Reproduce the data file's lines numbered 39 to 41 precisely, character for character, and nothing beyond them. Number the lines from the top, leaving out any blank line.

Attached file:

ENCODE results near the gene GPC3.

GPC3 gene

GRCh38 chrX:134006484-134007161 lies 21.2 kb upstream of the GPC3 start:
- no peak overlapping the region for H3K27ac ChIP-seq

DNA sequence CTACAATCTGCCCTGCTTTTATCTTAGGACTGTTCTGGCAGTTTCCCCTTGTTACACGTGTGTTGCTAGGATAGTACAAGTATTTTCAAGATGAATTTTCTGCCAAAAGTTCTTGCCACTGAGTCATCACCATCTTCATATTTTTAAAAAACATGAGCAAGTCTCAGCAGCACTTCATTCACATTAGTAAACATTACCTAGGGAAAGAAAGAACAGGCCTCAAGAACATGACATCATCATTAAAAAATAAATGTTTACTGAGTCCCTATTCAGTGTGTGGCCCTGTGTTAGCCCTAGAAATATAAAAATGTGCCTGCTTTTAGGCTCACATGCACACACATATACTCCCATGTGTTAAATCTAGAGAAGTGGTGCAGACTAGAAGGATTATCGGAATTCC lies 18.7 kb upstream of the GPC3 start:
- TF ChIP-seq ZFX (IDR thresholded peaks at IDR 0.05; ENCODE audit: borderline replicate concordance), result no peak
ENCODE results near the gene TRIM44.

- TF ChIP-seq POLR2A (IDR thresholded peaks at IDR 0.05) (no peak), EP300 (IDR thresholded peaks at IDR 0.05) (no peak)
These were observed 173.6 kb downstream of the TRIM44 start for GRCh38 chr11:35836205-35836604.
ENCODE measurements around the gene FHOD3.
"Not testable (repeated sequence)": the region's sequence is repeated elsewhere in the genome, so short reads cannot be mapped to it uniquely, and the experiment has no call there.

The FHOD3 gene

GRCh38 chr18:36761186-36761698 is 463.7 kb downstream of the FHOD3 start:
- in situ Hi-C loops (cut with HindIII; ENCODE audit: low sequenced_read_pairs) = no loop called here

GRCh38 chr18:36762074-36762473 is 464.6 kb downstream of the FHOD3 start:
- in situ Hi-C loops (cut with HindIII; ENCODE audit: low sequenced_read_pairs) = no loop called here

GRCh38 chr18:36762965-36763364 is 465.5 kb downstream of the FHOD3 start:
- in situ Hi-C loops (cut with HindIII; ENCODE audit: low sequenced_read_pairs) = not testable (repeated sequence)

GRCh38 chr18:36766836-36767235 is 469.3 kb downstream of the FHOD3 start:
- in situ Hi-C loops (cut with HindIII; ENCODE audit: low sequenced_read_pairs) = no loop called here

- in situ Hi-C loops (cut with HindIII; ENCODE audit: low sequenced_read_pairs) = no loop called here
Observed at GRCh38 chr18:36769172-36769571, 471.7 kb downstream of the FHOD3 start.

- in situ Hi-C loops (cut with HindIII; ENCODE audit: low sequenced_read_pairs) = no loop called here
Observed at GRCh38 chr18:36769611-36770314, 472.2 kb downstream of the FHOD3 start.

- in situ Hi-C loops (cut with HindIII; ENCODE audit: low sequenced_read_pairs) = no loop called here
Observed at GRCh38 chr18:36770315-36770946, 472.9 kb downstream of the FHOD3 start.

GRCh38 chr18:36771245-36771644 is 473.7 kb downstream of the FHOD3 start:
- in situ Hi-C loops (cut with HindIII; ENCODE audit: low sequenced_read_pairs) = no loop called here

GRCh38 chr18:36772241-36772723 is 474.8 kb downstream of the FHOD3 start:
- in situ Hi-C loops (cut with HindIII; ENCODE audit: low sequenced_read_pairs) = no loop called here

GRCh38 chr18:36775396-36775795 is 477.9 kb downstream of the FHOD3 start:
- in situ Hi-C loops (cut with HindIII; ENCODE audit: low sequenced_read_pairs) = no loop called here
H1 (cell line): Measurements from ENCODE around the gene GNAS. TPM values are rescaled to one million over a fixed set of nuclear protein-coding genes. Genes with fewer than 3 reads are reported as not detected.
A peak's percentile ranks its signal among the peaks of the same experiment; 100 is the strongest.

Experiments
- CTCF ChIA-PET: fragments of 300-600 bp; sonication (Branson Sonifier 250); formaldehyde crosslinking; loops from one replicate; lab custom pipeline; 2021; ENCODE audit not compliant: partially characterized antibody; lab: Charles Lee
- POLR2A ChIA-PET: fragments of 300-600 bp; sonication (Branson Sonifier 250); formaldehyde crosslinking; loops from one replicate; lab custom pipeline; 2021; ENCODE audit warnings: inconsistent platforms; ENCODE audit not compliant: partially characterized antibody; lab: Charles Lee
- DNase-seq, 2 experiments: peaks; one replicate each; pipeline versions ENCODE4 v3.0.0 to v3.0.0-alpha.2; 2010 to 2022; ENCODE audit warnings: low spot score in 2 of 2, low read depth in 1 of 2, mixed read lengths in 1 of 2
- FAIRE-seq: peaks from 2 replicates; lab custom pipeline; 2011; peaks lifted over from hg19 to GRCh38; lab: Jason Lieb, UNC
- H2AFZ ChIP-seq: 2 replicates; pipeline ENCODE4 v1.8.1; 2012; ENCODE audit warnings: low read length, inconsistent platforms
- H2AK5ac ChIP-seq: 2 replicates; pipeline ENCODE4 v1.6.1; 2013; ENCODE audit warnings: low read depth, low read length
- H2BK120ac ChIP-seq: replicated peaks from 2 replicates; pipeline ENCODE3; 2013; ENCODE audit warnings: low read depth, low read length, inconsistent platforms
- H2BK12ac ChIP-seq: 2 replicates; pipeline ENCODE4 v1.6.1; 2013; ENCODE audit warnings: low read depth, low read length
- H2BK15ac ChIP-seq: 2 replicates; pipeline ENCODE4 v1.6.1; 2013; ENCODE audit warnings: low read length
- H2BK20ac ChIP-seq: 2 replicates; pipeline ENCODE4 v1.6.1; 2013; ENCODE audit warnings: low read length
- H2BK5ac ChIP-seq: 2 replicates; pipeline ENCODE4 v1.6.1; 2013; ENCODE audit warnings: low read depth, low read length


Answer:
- FAIRE-seq: peaks from 2 replicates; lab custom pipeline; 2011; peaks lifted over from hg19 to GRCh38; lab: Jason Lieb, UNC
- H2AFZ ChIP-seq: 2 replicates; pipeline ENCODE4 v1.8.1; 2012; ENCODE audit warnings: low read length, inconsistent platforms
- H2AK5ac ChIP-seq: 2 replicates; pipeline ENCODE4 v1.6.1; 2013; ENCODE audit warnings: low read depth, low read length